INTERVIEW-Builder Skanska chases U.S. energy sector growth
STOCKHOLM, March 7 (Reuters) - Swedish construction company Skanska is seeking to buy U.S. companies with revenues of up to $1 billion which build and service power plants as well as factories in energy-intensive industries such as steel.
Skanska wants to capitalise on an expected boom in building related to a drop in U.S. energy prices at a time when European construction activity is depressed, U.S. and Latin American operations head Mike McNally told Reuters.
"With what's happening in the energy sector in the U.S. it wouldn't be a bad idea to increase our capability," McNally said this week.
The Nordic region's biggest builder, which is also the fourth-largest U.S. construction firm, said it is looking for companies whose revenues are already up to $1 billion to complement a 2011 purchase of Indiana-based Industrial Contractors, which builds power plants and other factories.
"If there was another Industrial Contractors out there that would be appealing ... As big as maybe a billion dollars in revenue is possible."
Skanska has been attracted by the flurry of activity around lower U.S. gas prices, which have fallen to a third of those in Europe on an increase in the extraction of shale gas, known as fracking.
The lower energy costs have drawn interest from energy firms and manufacturers of steel, glass and fertilisers and other industrialists with high energy needs.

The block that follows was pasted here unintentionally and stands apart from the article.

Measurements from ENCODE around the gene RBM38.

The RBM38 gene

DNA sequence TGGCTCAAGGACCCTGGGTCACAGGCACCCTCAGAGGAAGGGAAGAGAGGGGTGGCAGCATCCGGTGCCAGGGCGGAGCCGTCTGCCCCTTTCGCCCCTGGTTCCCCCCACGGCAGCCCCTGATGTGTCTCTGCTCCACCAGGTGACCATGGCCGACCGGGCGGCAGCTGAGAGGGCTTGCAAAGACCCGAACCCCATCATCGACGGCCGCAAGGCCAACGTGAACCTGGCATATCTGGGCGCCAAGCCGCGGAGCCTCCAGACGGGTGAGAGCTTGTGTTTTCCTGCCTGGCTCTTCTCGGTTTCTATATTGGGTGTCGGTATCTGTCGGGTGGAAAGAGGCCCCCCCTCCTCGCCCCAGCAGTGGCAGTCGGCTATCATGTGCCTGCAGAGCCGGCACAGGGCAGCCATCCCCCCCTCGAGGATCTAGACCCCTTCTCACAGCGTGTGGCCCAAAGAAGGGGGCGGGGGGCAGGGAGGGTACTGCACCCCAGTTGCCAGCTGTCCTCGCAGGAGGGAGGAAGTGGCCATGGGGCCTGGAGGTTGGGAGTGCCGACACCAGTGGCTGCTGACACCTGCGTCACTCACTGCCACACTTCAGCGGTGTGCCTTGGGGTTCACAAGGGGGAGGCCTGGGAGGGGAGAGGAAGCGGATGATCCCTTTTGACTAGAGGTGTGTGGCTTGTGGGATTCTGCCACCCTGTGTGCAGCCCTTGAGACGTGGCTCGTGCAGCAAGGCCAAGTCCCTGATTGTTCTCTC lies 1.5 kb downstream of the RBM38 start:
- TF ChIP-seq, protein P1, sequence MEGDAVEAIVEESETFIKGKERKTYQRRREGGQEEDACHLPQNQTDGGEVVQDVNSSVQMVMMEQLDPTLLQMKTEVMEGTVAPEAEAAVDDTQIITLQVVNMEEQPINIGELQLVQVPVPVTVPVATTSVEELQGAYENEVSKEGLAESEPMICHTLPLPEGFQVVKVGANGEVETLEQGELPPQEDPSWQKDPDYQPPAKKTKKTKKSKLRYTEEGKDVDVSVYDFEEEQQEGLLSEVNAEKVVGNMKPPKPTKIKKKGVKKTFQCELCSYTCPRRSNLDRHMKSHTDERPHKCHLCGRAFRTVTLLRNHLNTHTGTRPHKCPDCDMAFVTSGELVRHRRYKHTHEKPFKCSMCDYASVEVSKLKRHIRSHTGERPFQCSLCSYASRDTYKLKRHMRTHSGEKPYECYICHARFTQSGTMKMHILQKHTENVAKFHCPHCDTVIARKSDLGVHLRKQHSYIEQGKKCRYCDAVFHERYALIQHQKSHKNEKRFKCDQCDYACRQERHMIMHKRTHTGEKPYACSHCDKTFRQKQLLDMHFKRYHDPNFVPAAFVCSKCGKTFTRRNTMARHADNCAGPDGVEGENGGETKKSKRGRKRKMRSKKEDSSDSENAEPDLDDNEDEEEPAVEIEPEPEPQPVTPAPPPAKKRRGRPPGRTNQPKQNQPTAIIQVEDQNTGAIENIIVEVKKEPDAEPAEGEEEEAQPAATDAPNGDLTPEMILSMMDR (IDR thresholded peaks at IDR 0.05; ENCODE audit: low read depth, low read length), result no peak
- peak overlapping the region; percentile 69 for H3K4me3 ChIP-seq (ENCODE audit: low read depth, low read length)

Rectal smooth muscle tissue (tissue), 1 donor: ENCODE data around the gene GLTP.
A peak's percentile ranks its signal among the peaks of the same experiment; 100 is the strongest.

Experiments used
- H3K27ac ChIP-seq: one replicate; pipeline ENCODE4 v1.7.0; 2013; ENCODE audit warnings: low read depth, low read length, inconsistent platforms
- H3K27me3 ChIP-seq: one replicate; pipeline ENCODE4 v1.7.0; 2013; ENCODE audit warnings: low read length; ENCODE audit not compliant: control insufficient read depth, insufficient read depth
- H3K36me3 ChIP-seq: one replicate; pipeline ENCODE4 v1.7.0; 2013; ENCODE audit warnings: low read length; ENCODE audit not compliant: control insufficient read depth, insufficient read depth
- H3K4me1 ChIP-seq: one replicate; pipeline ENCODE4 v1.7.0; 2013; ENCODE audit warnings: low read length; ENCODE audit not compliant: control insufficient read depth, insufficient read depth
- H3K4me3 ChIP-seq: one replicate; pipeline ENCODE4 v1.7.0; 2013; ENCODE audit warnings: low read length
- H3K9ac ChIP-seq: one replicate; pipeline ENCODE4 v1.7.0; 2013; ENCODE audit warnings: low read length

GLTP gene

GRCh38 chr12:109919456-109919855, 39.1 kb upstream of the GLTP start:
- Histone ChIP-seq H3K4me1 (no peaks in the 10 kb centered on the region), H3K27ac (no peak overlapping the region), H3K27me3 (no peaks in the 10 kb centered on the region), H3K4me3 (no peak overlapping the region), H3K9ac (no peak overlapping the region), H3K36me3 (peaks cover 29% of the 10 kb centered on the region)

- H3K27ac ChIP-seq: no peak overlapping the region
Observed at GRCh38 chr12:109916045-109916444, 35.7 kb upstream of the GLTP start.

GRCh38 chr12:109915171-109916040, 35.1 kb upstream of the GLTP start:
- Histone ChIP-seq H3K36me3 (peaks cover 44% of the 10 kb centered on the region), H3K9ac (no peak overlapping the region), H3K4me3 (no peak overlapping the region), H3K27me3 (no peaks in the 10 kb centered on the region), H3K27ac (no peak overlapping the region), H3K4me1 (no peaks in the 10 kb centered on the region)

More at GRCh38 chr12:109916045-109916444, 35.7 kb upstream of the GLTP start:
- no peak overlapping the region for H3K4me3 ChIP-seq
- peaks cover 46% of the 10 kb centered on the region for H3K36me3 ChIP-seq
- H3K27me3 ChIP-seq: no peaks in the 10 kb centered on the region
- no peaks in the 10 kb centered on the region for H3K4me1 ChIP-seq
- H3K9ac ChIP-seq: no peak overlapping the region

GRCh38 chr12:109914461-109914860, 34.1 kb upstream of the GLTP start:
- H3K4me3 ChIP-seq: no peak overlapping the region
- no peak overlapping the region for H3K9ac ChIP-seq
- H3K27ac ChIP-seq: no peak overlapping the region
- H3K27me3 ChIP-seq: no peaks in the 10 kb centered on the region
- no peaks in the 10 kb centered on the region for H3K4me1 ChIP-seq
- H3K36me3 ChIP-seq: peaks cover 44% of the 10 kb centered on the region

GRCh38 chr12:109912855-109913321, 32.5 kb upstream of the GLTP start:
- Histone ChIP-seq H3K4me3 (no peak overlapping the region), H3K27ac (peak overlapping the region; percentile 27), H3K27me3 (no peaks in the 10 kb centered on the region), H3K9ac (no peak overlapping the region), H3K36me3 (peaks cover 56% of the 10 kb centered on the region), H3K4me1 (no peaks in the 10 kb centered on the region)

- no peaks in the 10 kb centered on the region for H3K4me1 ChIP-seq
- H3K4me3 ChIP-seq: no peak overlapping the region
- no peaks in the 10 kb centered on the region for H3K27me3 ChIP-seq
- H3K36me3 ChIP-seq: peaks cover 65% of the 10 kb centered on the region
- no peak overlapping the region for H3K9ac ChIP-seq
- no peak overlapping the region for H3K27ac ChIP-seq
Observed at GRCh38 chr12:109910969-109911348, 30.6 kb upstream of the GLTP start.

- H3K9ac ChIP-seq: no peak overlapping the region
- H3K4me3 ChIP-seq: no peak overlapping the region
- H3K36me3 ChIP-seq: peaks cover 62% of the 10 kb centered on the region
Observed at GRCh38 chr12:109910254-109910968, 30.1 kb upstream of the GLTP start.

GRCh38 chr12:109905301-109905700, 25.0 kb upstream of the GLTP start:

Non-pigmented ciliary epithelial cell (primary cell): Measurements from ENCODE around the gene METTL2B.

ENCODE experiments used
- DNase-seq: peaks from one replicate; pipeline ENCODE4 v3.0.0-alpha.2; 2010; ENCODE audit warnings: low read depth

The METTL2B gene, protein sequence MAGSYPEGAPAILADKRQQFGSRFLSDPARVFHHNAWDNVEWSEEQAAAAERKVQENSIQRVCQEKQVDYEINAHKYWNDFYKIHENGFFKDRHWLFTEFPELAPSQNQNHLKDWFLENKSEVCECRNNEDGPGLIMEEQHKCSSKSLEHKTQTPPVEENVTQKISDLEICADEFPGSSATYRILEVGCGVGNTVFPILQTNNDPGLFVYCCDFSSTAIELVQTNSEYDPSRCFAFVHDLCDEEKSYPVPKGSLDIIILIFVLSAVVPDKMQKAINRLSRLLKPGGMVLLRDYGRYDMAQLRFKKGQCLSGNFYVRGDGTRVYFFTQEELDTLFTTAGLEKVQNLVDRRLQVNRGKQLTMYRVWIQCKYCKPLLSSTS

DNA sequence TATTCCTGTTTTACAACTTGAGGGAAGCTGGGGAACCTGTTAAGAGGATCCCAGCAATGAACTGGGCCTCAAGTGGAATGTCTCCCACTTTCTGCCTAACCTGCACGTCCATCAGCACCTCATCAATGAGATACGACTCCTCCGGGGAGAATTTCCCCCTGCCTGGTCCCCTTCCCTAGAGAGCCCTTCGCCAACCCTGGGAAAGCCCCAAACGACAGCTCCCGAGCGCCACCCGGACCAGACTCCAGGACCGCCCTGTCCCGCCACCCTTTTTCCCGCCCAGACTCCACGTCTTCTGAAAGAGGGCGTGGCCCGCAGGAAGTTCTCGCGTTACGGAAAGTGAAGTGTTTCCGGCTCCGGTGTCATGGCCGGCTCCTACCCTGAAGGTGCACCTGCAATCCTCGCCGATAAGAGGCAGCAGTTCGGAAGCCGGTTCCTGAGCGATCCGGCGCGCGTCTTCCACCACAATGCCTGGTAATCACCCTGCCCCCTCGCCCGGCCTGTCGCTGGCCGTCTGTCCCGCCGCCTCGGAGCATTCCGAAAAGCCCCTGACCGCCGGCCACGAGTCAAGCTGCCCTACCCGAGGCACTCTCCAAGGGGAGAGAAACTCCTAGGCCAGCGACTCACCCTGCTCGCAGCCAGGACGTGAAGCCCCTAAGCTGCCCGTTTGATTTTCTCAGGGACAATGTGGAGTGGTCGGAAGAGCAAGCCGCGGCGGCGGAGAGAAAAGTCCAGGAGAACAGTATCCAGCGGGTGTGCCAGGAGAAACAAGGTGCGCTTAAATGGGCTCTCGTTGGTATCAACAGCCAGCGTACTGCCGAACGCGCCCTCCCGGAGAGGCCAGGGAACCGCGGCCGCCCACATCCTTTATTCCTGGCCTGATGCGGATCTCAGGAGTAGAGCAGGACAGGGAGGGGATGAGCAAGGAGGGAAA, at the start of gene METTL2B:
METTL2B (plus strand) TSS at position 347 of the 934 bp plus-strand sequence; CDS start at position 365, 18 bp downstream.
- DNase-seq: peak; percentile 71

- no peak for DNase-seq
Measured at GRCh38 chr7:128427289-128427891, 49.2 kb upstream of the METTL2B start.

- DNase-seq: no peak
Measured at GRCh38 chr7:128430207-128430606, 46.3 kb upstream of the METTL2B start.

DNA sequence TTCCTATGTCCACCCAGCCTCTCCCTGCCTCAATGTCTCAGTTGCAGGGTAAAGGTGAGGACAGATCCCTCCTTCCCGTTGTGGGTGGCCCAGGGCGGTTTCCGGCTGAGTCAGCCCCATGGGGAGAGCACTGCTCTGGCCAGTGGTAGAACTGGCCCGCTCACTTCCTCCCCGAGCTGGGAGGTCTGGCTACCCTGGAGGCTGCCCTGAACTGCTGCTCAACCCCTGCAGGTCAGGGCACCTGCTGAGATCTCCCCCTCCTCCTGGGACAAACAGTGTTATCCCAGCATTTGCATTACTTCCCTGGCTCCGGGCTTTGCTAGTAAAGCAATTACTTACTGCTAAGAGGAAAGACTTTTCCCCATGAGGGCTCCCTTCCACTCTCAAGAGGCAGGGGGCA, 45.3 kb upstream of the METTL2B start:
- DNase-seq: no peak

"We now have a low-cost supply of energy for a long time," McNally said. "We see energy intensive manufacturing coming back to the U.S. because the U.S. will be the cheapest place to manufacture energy-intense products like fertilisers, glass and steel."
The United States is the single-biggest market for Skanska, where last year it pulled in a third of its 132 billion crown ($20.6 billion) turnover and nearly half of its profit. Skanska has operations in 18 different countries across Europe, the United States and Latin America.
Skanska has been banking on strong demand in the United States to help offset weakness in crisis-hit Europe where it expects slow business also in 2013, particularly for large new civil construction projects.
Its USA Civil division mainly focuses on public infrastructure projects such as roads and bridges. The acquisition of Industrial Contractors was a first step in a push to grow in into energy sector construction.
McNally said the U.S. market for infrastructure projects was strong currently, with interest in public-private partnerships (PPPs) also on the rise, amid an infrastructure spending push by President Barack Obama to stimulate the economy.
"We are seeing more infrastructure jobs in the Unites States than we have ever done before," he said.
Chances of healthy profits on large infrastructure projects were good as there were only about 10 firms big enough to bid for such contracts, he said. 1 = 6.4063 Swedish crowns)
(Reporting by Anna Ringstrom and Helena Soderpalm)